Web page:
I have now finished making the life-size 3D sculptures of Theresa, the wife of the Optician of Lampedusa, and Leo the refugee rescued from the sea.
I have also managed to download the BBC recording of the news broadcast by Emma-Jane Kirby, the author of the Optician of Lampedusa, convert it to MP3 format, and load it into my Fiil Diva Pro headset. This headset has its own inbuilt MP3 player and does not need to be connected to a computer or mobile device either wired or wirelessly in order to play the track. The track continuously loops, and if the headset’s battery is charged overnight the track will play all day. It’s a tricky set up, as at the start of each day the headset needs to be connected to an App on my iPhone in order to initiate play. It can then operate independently. Another feature is that whenever the headset is taken off play will automatically stop (and save battery). However, when the headset is put on again the track starts from where it left off. This feature is obviously designed for a single user. I would prefer it if it started playing the track from the beginning as most likely it will be for a different user. I have contacted Fiil in China to see whether these issues can be overcome. If not I will have to live with them. Currently it works well with these limitations.
I am now ready to film my narrative video of the two actors who posed for the sculptures. Suzy, my wife is playing Theresa, and will speak with an English accent, and Leo is playing the refugee, who will speak in English with an African accent (his family are from Jamaica). I am indebted to film maker, actor and scriptwriter Michael Mueller for the following script. The plan is that it will be five minutes long or at least no longer than seven minutes. I am sure a listener will not stay with it for longer.
Sadly I could not get any time in either the Green Screen Studio at UAL Wimbledon or CSM, so I have had to hire one for the day for the final shoot.
We are rehearsing at the green screen studio that Alasdair and I set up at the bottom of his garden. I have had to abandon the idea of recording with my recently acquired 3D 360 degree Vuze camera, as it is currently not possible to show Stereoscopic video in any Augmented Reality device such as the HoloLens. I will now shoot using two camera set ups, one with a binaural head audio recording to my Canon 80D DSLR, and the other with sound using a camera mounted mixer, two Lavalier clip on microphones, with recording to Alasdair’s Canon 60D DSLR. We may need another stand alone microphone but will determine that during rehearsal.
Binaural Head with camera mount
As I cannot play my video in 3D in the HoloLens, only in 2D, I have decided to enhance the listening experience to something equally immersive, using a binaural head. Here is an example of binaural recording called the Virtual Haircut. It is essential that you listen to this using headphones.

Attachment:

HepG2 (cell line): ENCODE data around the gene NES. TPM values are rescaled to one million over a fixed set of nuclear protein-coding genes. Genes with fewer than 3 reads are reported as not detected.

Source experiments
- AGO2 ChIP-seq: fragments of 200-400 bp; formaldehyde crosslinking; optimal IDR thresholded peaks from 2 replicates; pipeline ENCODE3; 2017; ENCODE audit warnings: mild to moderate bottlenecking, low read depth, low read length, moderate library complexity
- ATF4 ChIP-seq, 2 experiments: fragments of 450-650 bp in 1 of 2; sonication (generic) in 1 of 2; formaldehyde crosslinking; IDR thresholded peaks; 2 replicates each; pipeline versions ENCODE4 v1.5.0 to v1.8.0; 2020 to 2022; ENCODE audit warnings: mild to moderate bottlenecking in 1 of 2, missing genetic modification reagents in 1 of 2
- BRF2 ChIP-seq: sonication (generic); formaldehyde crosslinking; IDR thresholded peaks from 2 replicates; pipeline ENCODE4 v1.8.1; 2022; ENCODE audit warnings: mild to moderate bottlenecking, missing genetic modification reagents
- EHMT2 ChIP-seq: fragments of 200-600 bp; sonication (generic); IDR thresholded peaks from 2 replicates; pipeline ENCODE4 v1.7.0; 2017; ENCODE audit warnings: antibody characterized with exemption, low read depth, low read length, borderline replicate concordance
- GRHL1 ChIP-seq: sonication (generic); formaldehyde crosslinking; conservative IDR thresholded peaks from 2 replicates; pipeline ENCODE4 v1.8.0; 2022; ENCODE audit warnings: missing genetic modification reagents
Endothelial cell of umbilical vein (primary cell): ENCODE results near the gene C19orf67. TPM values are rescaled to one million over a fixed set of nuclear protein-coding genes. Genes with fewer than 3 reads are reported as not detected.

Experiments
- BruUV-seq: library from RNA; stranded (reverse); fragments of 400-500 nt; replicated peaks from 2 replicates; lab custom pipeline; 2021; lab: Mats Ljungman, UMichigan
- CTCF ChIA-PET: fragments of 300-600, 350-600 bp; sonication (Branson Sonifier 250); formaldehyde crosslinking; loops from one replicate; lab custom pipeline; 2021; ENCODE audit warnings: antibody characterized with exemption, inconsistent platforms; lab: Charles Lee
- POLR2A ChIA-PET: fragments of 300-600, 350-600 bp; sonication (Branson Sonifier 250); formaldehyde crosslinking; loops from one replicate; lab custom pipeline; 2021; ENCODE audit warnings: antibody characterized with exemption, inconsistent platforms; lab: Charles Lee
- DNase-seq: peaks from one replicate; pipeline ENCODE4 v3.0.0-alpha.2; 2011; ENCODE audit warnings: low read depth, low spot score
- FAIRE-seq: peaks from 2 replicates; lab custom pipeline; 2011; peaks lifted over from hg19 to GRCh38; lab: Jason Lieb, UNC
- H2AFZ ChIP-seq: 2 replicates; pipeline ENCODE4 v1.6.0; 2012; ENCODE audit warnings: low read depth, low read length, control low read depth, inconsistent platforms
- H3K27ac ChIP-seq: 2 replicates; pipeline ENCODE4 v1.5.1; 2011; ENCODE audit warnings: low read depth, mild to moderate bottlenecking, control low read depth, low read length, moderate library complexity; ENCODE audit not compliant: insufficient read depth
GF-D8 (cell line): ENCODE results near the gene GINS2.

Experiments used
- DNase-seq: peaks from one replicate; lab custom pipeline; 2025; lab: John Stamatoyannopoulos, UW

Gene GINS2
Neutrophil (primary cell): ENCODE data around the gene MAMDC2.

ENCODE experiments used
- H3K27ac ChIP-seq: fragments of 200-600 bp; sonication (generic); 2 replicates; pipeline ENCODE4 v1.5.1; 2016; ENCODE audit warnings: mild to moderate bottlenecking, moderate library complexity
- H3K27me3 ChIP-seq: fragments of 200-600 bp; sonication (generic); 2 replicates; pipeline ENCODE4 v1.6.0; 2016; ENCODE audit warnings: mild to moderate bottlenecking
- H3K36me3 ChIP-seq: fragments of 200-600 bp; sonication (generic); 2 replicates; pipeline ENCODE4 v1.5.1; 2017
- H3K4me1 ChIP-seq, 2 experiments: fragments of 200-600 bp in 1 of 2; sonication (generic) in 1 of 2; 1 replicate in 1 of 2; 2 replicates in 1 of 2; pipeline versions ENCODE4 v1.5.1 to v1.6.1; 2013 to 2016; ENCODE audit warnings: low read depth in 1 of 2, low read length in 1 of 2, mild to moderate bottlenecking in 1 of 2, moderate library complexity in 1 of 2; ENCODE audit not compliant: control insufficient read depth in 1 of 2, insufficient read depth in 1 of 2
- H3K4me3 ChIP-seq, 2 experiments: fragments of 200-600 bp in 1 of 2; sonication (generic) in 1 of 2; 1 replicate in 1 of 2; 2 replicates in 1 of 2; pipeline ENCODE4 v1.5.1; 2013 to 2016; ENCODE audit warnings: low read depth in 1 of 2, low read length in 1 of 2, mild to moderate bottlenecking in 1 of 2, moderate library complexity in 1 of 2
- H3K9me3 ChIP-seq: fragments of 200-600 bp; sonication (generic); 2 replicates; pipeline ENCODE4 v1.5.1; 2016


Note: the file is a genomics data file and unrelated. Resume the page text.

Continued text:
If you want to understand more about binaural and other sound recording methods for VR, here are some good places to start.
I will produce two binaural recordings one with and one without video. The sound only recording will be for the main show exhibit, and will be heard in a second Fiil headset, set up as previously described.
The video recording will be seen during timetabled performances with the Microsoft HoloLens Mixed Reality headset, similar to that illustrated below except that the bacjkground will be the real live setting of my MA show main exhibit, and both HoloLens video screens will be of the actors against a transparent background. I am planning to add several holograms of the head of a refugee, placed on the floor around the exhibition space, representing the plight of the refugees in the sea. I am meeting with Sion Fletcher, at CSM 4D next week to determine whether this is technically possible.
I have checked out possible exhibition spaces in Wilson Road, and the projectors in use there during the current BA show.
Ground Floor Room at Wilson Road
There are possibilities for hanging an acrylic screen in both places, using the existing structure and possibly the length of wood resting on the top of two adjoining walls in our B18 Studio. My issue now is that I have a rear screen projector film for my A0 size acrylic sheet, so have to work out where I can work with that, or whether to stick with a straightforward projection on to a wall using our studio short throw projector. The existing projectors in the room and my own are not short throw and need the projector lens to be 2.25m to 2.6m from my intended rear projected acrylic screen. My ideal is to place the sculptures either side of the acrylic screen to represent the void/distance between the rescuers and the refugees in the sea. I will have to assemble the screen with its film and try it out to see if this works and what setting works best. Theresa would be on a white plinth representing the boat, and the refugee would be lower on a clear acrylic plinth representing the sea. The sculptures will face each other.
And finally…. I have contributed to the Zine being prepared as advertising for our MA show by Leonie. Here is my effort.
This will be accompanied by the following picures: The first one is from an exhibition at the Museum of Futures, London showing Suzy looking at a hologram of Theresa’s head.
It’s now time for a break. And lunch!